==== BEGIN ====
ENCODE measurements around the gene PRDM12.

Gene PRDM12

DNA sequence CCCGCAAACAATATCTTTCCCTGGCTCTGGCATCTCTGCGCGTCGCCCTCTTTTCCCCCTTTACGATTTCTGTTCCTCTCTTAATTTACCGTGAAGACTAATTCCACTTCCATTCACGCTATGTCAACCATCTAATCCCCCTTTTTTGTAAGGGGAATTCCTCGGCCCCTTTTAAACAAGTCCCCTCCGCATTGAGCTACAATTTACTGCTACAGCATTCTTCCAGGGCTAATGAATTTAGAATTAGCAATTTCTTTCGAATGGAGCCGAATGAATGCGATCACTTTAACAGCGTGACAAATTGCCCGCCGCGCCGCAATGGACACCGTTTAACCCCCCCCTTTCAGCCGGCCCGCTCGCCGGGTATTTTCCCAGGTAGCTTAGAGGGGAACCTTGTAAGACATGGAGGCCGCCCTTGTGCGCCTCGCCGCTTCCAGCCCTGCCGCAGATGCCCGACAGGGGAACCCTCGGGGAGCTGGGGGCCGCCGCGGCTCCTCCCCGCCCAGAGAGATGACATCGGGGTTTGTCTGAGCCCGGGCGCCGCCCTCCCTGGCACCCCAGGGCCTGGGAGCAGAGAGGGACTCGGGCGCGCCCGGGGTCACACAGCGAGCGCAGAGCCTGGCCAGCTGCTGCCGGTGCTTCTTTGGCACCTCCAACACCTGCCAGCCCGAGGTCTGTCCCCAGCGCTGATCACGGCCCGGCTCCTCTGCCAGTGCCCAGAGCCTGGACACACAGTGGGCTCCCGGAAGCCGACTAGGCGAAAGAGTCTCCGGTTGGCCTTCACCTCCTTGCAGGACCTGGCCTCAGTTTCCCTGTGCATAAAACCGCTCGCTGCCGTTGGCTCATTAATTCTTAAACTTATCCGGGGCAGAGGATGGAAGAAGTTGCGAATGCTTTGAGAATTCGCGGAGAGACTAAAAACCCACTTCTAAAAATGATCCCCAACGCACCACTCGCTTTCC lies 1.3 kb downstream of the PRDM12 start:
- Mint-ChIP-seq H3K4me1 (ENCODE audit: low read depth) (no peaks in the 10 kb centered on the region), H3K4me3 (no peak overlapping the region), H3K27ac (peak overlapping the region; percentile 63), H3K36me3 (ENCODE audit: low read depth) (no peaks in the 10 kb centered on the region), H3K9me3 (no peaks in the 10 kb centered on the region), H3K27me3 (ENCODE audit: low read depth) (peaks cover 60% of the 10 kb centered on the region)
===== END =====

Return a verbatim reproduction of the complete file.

ENCODE measurements around the gene PRDM12.

Gene PRDM12

DNA sequence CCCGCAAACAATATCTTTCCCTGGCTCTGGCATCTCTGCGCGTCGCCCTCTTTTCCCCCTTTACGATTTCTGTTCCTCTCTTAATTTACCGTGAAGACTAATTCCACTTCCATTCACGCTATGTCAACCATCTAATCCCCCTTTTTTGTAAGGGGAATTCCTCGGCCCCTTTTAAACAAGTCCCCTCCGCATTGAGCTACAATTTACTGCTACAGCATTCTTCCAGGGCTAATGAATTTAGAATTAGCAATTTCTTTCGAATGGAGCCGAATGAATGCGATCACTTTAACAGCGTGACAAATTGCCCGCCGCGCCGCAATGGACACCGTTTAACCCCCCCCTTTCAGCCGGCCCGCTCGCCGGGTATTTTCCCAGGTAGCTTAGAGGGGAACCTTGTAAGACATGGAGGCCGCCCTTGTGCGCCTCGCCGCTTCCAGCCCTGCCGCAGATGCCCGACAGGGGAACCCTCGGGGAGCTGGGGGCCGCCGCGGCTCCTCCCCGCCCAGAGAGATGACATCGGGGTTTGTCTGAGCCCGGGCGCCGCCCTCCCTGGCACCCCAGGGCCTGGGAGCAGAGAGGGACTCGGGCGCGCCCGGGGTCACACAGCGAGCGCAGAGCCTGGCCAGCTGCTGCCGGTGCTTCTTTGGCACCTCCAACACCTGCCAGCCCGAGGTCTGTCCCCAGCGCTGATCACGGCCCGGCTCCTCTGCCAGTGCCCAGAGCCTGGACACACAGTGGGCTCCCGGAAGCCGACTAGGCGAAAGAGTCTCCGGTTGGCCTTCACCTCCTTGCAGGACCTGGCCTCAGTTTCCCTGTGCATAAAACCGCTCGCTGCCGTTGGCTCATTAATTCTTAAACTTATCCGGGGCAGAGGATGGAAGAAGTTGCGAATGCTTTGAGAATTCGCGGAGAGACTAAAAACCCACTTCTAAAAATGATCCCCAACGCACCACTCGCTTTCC lies 1.3 kb downstream of the PRDM12 start:
- Mint-ChIP-seq H3K4me1 (ENCODE audit: low read depth) (no peaks in the 10 kb centered on the region), H3K4me3 (no peak overlapping the region), H3K27ac (peak overlapping the region; percentile 63), H3K36me3 (ENCODE audit: low read depth) (no peaks in the 10 kb centered on the region), H3K9me3 (no peaks in the 10 kb centered on the region), H3K27me3 (ENCODE audit: low read depth) (peaks cover 60% of the 10 kb centered on the region)